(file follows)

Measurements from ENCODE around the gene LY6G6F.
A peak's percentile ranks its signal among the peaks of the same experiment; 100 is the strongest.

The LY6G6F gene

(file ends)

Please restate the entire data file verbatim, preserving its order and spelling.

Measurements from ENCODE around the gene LY6G6F.
A peak's percentile ranks its signal among the peaks of the same experiment; 100 is the strongest.

The LY6G6F gene